Winds of change are blowing through Aotearoa and the formation of a new government is in progress. When the winds settle, Arts Access Aotearoa will continue to advocate to politicians about the value and importance of the arts – and of everyone having access to them.
There’s huge power in collective advocacy, demonstrated earlier this year when a strong voice influenced the Auckland Council’s proposed arts cuts to its annual budget for 2023/2024.
Arts Access Aotearoa staff members recently joined an online wānanga calling for a national strategy for arts, creativity and culture, to be developed with the newly elected government.
The Regional Arts Network of Aotearoa and Te Taumata Toi-a-Iwi are driving the development of this much-needed strategy. They say it will “provide a map for intentional development and investment”; help inform decisions about key issues such as education and sustainable career pathways; and guide government, local government, philanthropic and corporate investment about where they can have the most impact.
This leadership and collective action is greatly appreciated. Arts Access Aotearoa supports this kaupapa and staff at the wānanga advocated for accessibility across all areas of the planned strategy.
Stimulated, challenged and inspired
Arts Access Aotearoa staff attended Creative New Zealand’s Nui te Kōrero 2023, its biennial conference held this year in New Plymouth. They were stimulated, challenged and inspired by the keynote speakers and panel discussions. The themes of the conference were Collective transformation; Honouring Te Tiriti o Waitangi; and Tuakana-Teina.
At the conference, Arts Access Aotearoa’s Lead Accessibility Advisor, Stace Robertson, also a ceramic artist, shared a panel discussion with Touch Compass dancer Rodney Bell and Rāhera Turner of Equal Voices Arts about disability arts, culture and working together to make collective change.
Stace spoke about his advocacy mahi with Arts Access Aotearoa. As someone with a less visible disability, he said, he’s able to move into spaces where some other disabled people may be excluded because of barriers. He’s been able use that to influence change and challenge the status quo.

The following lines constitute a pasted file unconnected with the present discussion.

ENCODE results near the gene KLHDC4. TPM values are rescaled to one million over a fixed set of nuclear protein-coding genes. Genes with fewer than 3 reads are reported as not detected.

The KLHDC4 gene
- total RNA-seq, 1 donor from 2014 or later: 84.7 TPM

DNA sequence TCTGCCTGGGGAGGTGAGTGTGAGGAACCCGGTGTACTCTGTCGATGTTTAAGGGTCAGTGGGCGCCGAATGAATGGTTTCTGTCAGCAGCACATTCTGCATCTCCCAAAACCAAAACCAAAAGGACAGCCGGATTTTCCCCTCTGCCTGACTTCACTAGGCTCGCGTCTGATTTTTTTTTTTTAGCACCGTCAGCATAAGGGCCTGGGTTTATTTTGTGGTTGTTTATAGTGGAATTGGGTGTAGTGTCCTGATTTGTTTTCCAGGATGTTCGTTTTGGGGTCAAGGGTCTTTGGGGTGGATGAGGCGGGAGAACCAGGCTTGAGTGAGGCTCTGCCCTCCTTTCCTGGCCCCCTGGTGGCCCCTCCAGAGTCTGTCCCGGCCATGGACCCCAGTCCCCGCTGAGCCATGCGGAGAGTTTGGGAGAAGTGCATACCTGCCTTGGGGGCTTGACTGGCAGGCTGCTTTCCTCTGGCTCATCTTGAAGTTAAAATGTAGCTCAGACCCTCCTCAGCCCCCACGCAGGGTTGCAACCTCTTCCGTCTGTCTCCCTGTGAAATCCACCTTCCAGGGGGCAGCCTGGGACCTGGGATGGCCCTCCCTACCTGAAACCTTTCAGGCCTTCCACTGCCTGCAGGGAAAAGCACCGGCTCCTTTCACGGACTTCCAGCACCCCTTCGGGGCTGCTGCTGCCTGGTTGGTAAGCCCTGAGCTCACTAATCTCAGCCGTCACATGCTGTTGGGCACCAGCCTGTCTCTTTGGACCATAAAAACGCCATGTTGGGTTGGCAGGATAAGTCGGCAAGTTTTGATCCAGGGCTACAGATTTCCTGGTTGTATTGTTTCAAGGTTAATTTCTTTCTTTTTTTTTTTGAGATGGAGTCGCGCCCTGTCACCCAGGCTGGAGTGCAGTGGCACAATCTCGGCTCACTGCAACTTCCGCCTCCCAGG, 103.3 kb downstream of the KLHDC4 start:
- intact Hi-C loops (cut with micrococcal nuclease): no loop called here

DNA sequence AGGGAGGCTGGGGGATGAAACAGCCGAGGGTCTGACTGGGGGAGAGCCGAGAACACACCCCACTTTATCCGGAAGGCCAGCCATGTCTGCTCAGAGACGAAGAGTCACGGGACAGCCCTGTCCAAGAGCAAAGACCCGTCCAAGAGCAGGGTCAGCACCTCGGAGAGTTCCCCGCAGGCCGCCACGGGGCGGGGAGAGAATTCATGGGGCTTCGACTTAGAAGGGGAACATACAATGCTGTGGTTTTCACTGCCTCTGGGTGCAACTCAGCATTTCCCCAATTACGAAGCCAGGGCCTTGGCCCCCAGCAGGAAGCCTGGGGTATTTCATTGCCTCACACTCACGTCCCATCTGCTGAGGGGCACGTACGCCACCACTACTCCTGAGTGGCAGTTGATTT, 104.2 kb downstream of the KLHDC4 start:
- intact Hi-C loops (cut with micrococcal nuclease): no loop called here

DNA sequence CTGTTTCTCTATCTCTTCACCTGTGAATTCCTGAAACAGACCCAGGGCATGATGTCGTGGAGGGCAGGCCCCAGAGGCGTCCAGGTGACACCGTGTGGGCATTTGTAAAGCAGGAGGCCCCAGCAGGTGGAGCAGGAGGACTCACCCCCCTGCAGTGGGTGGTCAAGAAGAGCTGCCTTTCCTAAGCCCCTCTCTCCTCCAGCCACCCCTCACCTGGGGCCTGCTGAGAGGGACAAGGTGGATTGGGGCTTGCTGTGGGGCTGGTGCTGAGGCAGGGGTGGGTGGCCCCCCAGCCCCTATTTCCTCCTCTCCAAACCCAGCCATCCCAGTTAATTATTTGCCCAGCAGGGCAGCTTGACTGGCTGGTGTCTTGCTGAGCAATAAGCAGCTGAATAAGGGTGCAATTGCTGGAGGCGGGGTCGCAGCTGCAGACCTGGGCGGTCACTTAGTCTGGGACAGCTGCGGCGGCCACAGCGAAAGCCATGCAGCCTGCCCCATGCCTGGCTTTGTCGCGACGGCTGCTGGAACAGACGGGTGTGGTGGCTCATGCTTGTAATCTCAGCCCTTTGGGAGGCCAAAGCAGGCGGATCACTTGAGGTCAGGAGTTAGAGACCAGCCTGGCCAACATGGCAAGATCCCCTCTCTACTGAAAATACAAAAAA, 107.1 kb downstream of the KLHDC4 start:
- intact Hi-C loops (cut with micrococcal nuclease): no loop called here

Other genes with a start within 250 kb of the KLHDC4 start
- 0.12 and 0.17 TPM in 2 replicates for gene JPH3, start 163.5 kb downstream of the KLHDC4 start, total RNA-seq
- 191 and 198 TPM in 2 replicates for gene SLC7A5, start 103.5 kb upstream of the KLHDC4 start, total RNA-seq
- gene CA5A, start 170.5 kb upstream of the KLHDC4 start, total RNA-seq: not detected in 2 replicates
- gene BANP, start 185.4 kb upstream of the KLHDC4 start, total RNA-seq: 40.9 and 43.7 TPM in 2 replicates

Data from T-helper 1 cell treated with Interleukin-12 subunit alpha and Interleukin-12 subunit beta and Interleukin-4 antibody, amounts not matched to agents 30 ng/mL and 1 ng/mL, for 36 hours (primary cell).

"We are part of this community and we want space"
“Change happens just through being able to show up – through being in the space,” he said. “It's about being comfortable to say 'we are part of this community and we want space and we want to be present’.”
I’m pleased to announce that Arts Access Aotearoa is now calling for applications to Ngā Toi Rangatira o Aotearoa Arts Access Fellowships 2023, following the success of the inaugural fellowships in 2022. The deadline for applications is 5pm Monday 20 November. Please visit our website for more information.
The four fellowships, worth $10,000 each, give the recipients financial support to create or develop an arts project or new work.
The fellowships are:
- Whakahoa Kaitoi Whanaketanga Creative New Zealand Artist Fellowship: supporting a Deaf or disabled artist, or an artist who has a disability or impairment, or an artist with lived experience of mental distress to undertake a project that will develop their art practice.
- Whakahoa Kaitoi i Te Ara Poutama Arts in Corrections Artist Fellowship: supporting an artist who is living in the community and is/has been in the criminal justice system to develop their art practice. The focus of this fellowship is to create and document new work or build on previous work, with the support of an arts mentor.
- Whakahoa Whakawatea Kaitoi Tangata Holdsworth Creative Spaces Fellowship: supporting a facilitator/tutor-led project that involves artists within a creative space working collaboratively. Accessibility will be built into the creation and/or presentation of new or existing work.
- Whakahoa Kaitoi Te Puna Toi Arts For All Fellowship: supporting an individual to research or develop an area of accessibility that will increase access for Deaf and/or disabled people. You must be working in or with an arts company or organisation that is a member of the Arts For All Network, facilitated by Arts Access Aotearoa.
Over the year, I’ve been fortunate to meet the 2022 recipients and see the completion of excellent projects that have all contributed to increased accessibility in the arts. I invite you to watch the following videos that capture the projects and the sense of pride felt by those involved.
- Salā Roseanne Leota, a Kāpiti Coast writer, talks about Home Ground, family and her project
- Charlotte Nightingale of Warkworth, Auckland talks about creating Spark, a multisensory theatre work for audiences with PMLD
- Magenta Creative Space in Nelson celebrates an exhibition of work by rangatahi, With the support of a mentor, art tutor and artist Samara Davis
I’m looking forward to viewing the installation by Ari Kerssens and Tash van Schaardenburg in the new year.